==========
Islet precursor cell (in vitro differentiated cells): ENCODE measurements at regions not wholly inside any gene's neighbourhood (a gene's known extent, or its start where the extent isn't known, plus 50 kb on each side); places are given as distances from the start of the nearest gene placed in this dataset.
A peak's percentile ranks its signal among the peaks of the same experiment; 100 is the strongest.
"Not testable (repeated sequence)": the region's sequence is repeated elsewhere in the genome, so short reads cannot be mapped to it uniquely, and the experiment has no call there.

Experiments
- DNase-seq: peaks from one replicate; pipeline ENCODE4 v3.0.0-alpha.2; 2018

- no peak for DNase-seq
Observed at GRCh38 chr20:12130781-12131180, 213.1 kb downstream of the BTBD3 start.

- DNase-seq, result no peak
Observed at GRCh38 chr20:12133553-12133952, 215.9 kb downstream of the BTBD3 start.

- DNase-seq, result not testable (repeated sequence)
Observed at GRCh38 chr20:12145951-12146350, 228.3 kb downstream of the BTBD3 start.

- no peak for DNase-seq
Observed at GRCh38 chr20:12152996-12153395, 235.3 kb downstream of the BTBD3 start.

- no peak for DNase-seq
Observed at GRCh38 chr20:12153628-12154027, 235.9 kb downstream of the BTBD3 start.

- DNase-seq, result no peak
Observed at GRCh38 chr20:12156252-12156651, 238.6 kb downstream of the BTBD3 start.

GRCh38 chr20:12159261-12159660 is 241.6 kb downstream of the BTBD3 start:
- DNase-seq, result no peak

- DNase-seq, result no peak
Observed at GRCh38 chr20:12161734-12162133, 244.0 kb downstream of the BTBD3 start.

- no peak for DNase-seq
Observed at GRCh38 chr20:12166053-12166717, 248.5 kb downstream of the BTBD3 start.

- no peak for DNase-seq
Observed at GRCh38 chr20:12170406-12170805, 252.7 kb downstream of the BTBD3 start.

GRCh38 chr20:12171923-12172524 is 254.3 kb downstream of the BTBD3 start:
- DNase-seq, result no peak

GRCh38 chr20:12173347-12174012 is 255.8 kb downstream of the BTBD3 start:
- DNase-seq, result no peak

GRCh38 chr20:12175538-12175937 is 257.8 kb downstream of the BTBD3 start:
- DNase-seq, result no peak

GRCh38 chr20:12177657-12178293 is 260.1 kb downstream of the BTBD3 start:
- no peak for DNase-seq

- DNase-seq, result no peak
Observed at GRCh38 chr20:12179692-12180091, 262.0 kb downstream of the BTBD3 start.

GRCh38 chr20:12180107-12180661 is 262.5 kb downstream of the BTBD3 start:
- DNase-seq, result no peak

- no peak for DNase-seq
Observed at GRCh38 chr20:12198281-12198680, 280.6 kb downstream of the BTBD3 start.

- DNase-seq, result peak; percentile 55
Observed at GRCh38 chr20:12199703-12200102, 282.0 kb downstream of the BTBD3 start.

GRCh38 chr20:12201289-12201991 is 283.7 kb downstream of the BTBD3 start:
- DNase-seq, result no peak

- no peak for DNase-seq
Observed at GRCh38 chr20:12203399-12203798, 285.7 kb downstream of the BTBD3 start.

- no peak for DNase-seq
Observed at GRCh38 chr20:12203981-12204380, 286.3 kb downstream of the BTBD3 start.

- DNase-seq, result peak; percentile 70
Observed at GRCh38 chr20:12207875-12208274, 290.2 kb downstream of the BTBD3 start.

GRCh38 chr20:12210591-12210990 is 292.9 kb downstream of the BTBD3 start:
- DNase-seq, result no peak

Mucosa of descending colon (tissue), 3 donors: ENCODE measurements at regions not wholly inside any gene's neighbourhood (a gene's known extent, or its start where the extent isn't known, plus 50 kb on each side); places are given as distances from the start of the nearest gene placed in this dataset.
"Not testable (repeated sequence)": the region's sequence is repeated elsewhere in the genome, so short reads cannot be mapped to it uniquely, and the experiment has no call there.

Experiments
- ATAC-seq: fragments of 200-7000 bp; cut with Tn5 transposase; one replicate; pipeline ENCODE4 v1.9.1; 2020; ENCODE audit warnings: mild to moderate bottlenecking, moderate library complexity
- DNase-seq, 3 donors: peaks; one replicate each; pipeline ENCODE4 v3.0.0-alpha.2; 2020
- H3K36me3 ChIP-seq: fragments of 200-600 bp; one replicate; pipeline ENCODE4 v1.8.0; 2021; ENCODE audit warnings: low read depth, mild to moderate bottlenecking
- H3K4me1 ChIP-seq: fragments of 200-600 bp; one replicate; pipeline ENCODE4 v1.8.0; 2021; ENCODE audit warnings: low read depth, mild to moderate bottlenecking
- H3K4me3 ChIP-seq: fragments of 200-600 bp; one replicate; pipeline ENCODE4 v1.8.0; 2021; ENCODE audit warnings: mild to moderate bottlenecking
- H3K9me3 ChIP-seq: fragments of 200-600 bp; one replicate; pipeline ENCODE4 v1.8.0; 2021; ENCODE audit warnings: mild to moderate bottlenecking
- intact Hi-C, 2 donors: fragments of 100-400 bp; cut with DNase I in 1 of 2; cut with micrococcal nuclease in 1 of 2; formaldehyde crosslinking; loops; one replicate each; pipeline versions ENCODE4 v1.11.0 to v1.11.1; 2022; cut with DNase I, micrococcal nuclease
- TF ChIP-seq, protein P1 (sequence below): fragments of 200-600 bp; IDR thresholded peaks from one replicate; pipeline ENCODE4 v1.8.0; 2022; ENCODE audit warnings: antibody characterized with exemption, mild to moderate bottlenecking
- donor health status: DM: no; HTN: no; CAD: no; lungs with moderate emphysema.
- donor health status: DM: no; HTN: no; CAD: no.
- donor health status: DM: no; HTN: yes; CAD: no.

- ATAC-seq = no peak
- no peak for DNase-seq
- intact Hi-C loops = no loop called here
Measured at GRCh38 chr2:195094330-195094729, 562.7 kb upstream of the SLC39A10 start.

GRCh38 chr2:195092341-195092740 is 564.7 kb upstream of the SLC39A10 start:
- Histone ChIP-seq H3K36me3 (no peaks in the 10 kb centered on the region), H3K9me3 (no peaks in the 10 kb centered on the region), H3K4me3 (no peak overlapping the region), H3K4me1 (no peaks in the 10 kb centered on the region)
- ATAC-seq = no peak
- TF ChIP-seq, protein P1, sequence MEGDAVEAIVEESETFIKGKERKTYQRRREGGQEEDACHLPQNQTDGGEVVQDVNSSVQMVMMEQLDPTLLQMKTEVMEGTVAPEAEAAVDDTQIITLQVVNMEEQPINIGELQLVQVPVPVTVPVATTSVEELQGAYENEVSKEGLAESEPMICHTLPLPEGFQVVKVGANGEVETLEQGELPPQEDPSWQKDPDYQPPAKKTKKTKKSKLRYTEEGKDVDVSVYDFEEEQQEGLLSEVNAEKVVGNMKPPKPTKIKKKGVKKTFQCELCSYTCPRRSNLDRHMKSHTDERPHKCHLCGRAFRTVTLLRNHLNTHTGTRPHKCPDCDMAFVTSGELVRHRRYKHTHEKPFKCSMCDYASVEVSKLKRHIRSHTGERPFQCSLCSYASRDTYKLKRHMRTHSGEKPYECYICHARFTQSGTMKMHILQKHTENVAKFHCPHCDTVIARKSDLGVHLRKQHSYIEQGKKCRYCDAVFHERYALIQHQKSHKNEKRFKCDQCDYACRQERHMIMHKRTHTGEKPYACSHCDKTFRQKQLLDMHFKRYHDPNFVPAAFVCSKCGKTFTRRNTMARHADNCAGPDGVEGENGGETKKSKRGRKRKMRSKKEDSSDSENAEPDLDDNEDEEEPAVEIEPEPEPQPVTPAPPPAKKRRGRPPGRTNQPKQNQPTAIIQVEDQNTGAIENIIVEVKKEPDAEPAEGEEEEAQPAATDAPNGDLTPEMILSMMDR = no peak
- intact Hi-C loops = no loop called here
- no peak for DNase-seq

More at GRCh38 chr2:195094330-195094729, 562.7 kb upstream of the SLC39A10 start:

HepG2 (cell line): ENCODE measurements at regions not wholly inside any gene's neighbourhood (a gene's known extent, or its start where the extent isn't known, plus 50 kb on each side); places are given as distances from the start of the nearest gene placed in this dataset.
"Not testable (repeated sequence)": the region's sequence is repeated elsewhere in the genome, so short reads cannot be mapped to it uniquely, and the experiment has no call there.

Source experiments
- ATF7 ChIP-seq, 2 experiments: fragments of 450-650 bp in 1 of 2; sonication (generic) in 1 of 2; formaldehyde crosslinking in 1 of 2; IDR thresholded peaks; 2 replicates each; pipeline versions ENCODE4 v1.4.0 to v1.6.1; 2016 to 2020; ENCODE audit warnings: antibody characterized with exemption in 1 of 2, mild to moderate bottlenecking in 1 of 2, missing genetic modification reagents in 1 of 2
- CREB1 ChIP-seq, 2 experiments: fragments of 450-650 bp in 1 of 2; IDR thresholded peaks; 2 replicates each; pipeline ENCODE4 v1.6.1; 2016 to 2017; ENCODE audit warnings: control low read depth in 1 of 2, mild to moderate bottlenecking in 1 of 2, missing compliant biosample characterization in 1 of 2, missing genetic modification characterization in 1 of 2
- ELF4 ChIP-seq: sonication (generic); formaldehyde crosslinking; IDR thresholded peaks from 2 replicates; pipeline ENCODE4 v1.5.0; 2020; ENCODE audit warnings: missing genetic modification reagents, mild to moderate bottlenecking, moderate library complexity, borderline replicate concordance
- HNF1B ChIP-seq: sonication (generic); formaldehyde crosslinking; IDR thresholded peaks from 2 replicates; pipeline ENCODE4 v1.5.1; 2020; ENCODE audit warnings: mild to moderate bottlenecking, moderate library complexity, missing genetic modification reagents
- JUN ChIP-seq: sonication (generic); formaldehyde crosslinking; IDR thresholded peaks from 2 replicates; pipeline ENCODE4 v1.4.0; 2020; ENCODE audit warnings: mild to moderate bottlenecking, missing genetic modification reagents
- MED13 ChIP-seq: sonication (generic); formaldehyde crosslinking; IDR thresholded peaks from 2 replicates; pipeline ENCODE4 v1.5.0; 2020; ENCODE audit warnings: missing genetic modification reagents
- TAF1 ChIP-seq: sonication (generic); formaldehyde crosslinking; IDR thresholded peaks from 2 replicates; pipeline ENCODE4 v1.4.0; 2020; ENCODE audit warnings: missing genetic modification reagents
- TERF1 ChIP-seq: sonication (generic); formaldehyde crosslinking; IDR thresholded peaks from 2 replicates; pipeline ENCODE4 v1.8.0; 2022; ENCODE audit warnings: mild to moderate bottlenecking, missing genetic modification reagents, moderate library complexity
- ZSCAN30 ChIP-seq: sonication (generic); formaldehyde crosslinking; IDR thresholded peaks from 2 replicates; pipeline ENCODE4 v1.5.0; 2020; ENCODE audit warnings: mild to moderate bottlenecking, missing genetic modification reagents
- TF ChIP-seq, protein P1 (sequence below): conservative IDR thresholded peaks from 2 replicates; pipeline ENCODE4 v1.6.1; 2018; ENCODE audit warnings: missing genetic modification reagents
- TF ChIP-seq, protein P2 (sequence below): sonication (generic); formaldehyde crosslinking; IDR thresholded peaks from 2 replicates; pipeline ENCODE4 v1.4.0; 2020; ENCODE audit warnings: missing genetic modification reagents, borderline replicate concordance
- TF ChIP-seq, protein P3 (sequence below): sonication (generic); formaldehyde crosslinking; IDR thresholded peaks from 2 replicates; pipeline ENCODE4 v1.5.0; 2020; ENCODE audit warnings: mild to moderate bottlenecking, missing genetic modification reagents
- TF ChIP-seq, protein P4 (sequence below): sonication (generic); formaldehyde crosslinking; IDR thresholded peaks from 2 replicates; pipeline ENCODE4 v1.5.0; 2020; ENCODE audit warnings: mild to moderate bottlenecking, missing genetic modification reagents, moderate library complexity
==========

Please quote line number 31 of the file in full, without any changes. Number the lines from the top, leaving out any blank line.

- DNase-seq, result no peak